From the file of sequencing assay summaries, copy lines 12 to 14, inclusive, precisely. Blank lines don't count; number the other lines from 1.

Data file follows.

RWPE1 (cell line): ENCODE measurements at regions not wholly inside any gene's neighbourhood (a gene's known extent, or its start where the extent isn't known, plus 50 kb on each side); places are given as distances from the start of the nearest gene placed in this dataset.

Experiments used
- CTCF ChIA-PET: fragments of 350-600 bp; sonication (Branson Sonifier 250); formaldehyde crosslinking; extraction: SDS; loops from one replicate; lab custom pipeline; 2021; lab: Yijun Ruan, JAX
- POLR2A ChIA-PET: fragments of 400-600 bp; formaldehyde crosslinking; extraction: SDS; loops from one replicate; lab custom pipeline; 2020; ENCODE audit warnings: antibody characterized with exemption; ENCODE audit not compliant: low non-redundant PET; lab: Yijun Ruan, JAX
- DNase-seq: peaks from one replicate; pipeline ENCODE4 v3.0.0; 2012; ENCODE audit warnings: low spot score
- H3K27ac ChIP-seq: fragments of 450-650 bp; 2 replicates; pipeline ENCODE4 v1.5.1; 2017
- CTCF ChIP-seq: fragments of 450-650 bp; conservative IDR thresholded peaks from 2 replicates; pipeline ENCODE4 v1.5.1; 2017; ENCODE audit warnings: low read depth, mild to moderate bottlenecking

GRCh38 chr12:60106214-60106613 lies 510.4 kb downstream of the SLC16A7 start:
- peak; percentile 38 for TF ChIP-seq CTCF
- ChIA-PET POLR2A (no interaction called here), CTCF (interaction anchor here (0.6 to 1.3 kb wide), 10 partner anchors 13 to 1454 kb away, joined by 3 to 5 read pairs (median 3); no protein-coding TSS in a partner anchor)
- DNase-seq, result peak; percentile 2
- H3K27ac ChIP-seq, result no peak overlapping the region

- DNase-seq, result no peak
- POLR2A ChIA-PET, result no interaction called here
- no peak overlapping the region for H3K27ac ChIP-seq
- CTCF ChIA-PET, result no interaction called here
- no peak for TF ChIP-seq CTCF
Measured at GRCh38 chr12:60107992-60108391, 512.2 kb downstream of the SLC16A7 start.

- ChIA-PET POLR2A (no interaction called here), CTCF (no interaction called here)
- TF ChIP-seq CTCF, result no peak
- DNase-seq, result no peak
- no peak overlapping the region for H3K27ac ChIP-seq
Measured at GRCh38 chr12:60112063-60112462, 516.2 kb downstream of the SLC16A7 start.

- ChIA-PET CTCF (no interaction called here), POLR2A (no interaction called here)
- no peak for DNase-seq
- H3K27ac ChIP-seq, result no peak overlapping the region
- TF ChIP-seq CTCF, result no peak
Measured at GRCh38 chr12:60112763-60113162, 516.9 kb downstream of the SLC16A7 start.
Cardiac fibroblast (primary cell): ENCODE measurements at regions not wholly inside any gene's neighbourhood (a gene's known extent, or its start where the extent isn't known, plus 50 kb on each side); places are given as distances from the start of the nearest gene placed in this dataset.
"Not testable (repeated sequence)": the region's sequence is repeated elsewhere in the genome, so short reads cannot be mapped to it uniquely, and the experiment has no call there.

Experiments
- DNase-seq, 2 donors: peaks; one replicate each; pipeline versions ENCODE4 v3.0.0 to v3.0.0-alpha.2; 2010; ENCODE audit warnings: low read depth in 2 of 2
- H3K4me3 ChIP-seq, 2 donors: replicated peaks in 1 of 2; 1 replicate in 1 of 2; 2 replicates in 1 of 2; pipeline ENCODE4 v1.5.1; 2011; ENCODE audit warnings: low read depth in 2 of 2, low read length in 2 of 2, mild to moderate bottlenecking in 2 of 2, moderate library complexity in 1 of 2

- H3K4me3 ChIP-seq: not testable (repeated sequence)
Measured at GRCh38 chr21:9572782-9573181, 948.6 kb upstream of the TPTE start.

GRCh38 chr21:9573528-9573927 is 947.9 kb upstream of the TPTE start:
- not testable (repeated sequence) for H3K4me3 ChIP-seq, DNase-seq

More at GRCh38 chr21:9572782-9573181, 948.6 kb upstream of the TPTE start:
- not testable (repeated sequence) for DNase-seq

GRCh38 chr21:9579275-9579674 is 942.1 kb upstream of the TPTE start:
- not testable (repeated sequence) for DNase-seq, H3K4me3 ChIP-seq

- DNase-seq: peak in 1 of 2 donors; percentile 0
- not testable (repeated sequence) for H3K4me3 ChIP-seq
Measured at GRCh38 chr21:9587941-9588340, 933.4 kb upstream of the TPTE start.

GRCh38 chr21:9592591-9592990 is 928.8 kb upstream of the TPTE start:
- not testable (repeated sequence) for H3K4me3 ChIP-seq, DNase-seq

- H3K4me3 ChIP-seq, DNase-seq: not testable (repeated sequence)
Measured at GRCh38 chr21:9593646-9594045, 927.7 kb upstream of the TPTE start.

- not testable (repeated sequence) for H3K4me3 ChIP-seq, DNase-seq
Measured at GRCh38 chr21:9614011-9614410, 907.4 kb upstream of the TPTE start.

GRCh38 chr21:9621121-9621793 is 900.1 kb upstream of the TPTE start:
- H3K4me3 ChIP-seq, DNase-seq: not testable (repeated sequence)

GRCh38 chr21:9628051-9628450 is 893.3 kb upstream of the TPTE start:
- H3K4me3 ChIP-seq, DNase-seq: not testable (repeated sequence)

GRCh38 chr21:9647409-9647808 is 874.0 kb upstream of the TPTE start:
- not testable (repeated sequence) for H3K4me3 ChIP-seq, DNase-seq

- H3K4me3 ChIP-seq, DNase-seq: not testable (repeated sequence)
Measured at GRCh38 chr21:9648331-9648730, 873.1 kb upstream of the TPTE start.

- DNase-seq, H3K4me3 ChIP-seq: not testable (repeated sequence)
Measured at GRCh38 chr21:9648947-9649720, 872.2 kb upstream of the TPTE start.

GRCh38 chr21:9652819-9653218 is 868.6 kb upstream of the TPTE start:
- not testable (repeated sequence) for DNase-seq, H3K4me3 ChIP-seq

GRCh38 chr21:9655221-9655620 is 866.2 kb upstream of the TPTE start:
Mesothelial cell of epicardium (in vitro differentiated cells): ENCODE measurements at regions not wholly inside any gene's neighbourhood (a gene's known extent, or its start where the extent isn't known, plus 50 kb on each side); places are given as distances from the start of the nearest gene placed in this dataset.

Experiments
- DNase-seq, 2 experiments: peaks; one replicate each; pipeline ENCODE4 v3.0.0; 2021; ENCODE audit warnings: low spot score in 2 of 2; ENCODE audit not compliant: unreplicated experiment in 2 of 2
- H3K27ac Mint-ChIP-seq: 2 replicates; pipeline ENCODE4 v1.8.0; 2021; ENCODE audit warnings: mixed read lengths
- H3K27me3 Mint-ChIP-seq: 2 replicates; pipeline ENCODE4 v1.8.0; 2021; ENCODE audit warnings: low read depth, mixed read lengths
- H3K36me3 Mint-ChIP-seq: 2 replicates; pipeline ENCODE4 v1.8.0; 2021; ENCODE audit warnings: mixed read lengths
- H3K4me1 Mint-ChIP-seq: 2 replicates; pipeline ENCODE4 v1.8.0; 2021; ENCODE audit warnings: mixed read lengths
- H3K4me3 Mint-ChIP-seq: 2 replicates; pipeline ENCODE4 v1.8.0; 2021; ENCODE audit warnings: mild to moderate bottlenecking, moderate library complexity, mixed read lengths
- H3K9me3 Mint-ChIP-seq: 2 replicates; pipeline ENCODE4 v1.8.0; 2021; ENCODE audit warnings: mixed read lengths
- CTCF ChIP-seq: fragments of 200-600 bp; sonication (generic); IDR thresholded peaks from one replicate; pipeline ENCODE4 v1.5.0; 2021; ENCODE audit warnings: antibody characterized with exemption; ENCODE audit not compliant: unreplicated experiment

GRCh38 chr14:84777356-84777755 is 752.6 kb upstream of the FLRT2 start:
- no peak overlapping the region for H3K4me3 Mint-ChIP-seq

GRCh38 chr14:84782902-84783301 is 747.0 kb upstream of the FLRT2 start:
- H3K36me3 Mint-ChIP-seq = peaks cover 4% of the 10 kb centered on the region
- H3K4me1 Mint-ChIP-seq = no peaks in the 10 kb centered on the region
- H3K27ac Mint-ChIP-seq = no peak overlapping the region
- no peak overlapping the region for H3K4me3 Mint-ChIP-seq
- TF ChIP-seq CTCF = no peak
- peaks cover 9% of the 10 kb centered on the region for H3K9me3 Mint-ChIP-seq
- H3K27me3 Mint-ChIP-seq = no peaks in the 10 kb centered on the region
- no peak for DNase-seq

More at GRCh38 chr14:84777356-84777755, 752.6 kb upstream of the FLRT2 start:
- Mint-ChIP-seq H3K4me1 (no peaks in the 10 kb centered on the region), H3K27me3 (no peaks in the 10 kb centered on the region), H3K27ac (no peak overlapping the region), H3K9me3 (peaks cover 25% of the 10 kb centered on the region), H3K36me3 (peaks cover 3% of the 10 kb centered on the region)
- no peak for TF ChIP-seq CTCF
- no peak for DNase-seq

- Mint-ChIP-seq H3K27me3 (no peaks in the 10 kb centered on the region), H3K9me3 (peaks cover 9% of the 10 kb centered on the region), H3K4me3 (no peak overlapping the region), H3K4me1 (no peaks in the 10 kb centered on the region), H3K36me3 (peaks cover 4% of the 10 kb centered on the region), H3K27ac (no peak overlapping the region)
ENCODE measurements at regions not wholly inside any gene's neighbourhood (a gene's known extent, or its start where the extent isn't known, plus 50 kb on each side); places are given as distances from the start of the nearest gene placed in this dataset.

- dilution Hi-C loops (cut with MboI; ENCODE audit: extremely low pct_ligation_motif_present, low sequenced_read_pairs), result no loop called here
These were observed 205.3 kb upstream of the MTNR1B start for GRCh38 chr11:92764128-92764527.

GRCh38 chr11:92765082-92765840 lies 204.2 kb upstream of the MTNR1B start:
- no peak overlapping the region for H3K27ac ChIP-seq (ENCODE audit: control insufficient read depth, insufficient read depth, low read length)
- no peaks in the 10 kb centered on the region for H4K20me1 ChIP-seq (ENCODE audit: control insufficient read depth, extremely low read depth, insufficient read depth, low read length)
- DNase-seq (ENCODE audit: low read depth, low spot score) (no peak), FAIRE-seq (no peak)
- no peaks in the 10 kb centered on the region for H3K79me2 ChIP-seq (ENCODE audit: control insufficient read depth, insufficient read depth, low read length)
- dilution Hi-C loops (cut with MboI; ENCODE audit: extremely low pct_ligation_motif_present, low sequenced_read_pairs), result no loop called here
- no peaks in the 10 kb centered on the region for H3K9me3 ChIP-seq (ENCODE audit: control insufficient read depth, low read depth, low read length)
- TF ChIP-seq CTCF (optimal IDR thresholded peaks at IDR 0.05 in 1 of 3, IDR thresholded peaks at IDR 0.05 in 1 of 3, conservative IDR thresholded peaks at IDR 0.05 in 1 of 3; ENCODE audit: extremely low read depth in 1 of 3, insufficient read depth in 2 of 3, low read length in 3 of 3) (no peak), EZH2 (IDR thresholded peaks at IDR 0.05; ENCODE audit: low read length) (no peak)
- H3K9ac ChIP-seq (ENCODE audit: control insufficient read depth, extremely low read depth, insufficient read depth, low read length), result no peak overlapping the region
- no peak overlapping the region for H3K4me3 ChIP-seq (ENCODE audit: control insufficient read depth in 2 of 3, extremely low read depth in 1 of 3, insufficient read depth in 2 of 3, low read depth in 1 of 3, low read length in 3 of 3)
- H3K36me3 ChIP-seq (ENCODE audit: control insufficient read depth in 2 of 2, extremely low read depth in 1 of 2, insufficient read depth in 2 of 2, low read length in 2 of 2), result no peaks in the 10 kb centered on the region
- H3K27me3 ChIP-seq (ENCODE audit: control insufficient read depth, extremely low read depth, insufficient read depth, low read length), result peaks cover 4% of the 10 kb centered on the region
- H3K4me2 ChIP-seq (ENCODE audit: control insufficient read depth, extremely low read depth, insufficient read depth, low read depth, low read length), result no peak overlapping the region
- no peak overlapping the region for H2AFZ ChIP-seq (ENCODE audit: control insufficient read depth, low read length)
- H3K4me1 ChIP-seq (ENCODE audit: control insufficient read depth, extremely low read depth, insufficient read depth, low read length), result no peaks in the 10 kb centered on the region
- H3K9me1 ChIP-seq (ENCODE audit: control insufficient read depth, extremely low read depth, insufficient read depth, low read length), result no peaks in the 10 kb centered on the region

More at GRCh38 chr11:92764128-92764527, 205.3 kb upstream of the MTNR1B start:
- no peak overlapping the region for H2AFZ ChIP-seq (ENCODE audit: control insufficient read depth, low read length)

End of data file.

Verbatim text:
- H3K27ac ChIP-seq, result no peak overlapping the region

- DNase-seq, result no peak
- POLR2A ChIA-PET, result no interaction called here